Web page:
Tory Darling or Wolf In Sheep's Clothing?
They do say that a Reformed Rake makes the Best Husband—but what kind of Politician does he make?
Just such a man is Lord D—, a Rakehell of the First Order, now converted into a Responsible English Peer. Or is he? Based on certain, recent Rumours, We wonder if he has changed pastures only in search of fresh prey.
Lord D—has been seen often lately with the notorious Lady A—on his arm. Perhaps this is not so surprising when one considers his past taste for women of immodest character and her known taste for the rising young members of her husband's political party. What is surprising is that a man previously known for living on wit and instinct could have fumbled this situation so badly. No other explanation presents itself for yesterday's dramatic events, when Lord A—returned home unexpectedly only to find a dark-haired gentleman departing the house by route of Lady A—'s bedchamber window.
The lady has reportedly been duly chastised and banished to the country. But as for the gentleman?
It cannot be denied that Lord D—is a man of many talents. Indeed, it is rumoured he is to be groomed for High Office. We at the Oracle cannot help but wonder if the Tories should reconsider the notion. Surely a candidate exists who can demonstrate a higher standard of character. For if the Tories cannot trust Lord D—with their women, then why should they trust him with the Nation?
* * *
For a long minute Charles sat rigid with anger. Bloody, damnable hell. Months of hard work. Weeks of toadying. Countless gruelling hours spent constructing a careful façade. All destroyed in a moment with the vicious swipe of an acid pen.
Normal, everyday sounds drifted in from the adjoining rooms: the rustle of freshly ironed papers, the soft clink of china, the low murmur of men whose lives had not just been turned inside out. Charles sat frozen, trying to wrap his mind about the disaster that had befallen him with the turn of a page.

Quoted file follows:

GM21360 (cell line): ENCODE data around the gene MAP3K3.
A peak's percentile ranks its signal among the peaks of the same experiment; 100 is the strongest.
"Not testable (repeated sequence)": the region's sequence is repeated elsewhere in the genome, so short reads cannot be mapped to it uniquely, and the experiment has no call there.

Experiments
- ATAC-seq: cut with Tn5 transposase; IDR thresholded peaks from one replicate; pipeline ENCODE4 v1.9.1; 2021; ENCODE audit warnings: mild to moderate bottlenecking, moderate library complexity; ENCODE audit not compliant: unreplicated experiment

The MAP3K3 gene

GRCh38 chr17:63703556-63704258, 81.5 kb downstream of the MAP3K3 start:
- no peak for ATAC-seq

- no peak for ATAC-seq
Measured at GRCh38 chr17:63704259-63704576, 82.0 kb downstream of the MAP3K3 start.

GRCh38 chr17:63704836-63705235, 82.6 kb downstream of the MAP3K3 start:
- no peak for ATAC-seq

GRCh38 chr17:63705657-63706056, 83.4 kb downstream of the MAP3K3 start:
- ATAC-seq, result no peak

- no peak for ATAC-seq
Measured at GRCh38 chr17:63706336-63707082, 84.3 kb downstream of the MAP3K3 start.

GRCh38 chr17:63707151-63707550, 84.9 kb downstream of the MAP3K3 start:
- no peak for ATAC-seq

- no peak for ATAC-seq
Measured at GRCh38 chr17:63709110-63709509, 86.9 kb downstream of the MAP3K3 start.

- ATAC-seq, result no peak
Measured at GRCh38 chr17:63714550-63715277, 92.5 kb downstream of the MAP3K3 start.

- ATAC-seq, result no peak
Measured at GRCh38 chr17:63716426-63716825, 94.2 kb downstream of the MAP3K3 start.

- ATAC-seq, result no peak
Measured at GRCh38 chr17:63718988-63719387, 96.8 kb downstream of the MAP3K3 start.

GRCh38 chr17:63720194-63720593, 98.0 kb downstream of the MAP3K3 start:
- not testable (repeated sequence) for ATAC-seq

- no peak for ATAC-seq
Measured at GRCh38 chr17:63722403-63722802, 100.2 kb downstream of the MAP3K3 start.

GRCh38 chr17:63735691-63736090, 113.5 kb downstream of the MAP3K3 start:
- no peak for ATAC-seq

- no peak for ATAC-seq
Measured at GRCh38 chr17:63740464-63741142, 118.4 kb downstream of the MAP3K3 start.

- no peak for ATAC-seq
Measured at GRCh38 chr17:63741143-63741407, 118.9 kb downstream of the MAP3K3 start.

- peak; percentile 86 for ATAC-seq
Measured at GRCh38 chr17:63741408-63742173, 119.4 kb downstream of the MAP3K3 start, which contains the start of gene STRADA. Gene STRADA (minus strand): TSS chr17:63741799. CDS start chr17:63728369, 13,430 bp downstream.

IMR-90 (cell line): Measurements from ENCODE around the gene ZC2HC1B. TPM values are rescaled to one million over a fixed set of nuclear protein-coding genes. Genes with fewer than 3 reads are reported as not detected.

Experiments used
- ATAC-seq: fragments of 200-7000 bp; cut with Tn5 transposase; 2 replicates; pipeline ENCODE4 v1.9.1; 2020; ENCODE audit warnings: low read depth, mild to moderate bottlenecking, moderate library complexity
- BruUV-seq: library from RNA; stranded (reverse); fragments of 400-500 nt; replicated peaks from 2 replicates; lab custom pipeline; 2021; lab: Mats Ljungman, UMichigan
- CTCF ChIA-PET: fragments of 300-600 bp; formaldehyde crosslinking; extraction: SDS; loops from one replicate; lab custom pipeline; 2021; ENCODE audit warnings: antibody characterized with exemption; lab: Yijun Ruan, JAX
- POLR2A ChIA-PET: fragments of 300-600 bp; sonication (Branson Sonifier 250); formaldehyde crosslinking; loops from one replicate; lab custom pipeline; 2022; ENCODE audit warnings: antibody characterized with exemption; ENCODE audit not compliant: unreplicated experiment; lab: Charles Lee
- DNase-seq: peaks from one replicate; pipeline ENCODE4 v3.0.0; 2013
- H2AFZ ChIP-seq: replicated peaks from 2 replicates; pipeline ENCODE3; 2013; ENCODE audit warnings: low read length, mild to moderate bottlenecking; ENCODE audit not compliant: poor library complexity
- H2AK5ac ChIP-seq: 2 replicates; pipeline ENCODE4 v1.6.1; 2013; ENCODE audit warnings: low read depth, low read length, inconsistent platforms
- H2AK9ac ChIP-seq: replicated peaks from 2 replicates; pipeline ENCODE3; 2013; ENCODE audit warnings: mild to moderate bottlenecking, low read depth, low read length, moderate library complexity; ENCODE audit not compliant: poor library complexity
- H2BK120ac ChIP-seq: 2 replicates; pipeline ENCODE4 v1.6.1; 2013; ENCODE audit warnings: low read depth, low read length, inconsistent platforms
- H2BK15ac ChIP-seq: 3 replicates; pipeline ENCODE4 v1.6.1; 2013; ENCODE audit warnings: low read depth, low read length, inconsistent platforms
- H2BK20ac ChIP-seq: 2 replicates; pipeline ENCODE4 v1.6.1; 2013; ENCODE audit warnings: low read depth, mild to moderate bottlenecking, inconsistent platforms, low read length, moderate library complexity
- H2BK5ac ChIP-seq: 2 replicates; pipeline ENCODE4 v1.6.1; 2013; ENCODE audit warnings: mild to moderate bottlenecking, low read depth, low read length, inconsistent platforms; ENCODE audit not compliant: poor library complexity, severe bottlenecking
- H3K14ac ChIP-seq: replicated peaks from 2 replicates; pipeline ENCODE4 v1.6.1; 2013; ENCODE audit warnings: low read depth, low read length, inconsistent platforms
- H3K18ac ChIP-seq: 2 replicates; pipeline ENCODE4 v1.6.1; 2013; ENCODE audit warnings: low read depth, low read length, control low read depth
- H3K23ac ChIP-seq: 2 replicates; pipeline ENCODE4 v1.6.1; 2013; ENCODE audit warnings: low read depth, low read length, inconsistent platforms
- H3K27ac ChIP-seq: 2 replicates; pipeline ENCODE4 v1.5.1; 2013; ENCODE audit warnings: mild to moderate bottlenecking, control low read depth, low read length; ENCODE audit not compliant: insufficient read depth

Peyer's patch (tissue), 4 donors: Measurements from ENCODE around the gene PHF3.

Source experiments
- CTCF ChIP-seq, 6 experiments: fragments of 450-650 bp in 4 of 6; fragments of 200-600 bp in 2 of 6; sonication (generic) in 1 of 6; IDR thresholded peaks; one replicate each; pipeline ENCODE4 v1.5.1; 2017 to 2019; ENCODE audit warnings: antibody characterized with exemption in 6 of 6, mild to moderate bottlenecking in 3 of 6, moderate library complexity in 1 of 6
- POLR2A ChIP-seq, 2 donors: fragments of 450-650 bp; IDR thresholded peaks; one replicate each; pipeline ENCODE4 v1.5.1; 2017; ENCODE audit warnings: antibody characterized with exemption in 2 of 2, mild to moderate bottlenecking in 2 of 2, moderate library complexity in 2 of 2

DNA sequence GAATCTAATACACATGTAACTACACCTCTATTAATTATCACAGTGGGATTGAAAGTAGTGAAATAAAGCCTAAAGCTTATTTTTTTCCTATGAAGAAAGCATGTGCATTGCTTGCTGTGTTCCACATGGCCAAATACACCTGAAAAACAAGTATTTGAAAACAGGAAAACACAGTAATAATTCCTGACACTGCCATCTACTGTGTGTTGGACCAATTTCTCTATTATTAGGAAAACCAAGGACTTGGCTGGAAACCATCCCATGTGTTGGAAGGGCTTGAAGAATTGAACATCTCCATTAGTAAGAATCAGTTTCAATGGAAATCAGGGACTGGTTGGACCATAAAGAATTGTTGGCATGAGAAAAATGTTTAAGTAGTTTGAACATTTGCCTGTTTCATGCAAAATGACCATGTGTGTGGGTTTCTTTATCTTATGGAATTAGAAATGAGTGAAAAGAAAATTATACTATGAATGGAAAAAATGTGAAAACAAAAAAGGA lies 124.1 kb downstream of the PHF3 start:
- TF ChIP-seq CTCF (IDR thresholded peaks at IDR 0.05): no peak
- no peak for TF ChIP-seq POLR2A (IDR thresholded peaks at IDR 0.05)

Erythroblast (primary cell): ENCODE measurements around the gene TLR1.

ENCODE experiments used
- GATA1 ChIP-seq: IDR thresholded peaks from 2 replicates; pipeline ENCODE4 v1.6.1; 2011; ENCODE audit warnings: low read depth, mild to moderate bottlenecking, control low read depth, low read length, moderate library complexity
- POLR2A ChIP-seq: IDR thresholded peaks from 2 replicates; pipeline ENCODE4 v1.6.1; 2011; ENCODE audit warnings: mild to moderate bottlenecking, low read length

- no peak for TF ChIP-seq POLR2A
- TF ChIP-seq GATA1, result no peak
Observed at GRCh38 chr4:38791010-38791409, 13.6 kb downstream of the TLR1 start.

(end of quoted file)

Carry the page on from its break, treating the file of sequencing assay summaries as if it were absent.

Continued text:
He nearly jumped out of his skin when grizzled Lord Rackham paused behind his chair and thumped him soundly on the shoulder.
'Just so, my boy!' the old relic bellowed. 'Brazen it out. Don't let them see you with your head down, that's the wisest course! Tomorrow some bloke will get caught hammering his rocks in someone else's quarry and they'll all be talking about that. It will blow over soon enough.' After another encouraging cuff he stalked off to rejoin his friends, the whole pack of them muttering darkly as they crossed into the coffee room.
With quiet, deliberate movements Charles finished his coffee. Old Lord Rackham had the right of it; he would not let anyone think he was ashamed. Once he had finished he stood, tucked the copy of the Oracle under his arm, and with a flash of a gold coin in Bartlett's direction, Charles walked out of White's.
He stood a moment on St James's Street, dazzled by the bright sun and annoyed at the bustle of traffic. Then he let loose a great laugh. Who in the world did he think he was—the heroine in a gothic novel? Should lightning crack the sky and mere mortals scurry for cover because Viscount Dayle's political career lay in ruins?
As if in answer, a brisk breeze riffled his hair, and Charles set off towards Mayfair. Who did he think he was? That was the question of the hour—no, of the entire past year—was it not?
There was only one answer. He was Viscount Dayle, a carefully constructed facsimile of the man who should hold the title. And Viscount Dayle was nothing without his political career.
His mind darted from one scenario to the next as he approached Piccadilly, scrambling to come up with some way to salvage the situation. Lost in his own whirlwind of thoughts, he failed to notice both the rising wind and the increasingly strident sound of his own name. It wasn't until someone grasped his arm that he came awake to his surroundings.
Copyright © 2007 by Deb Marlowe.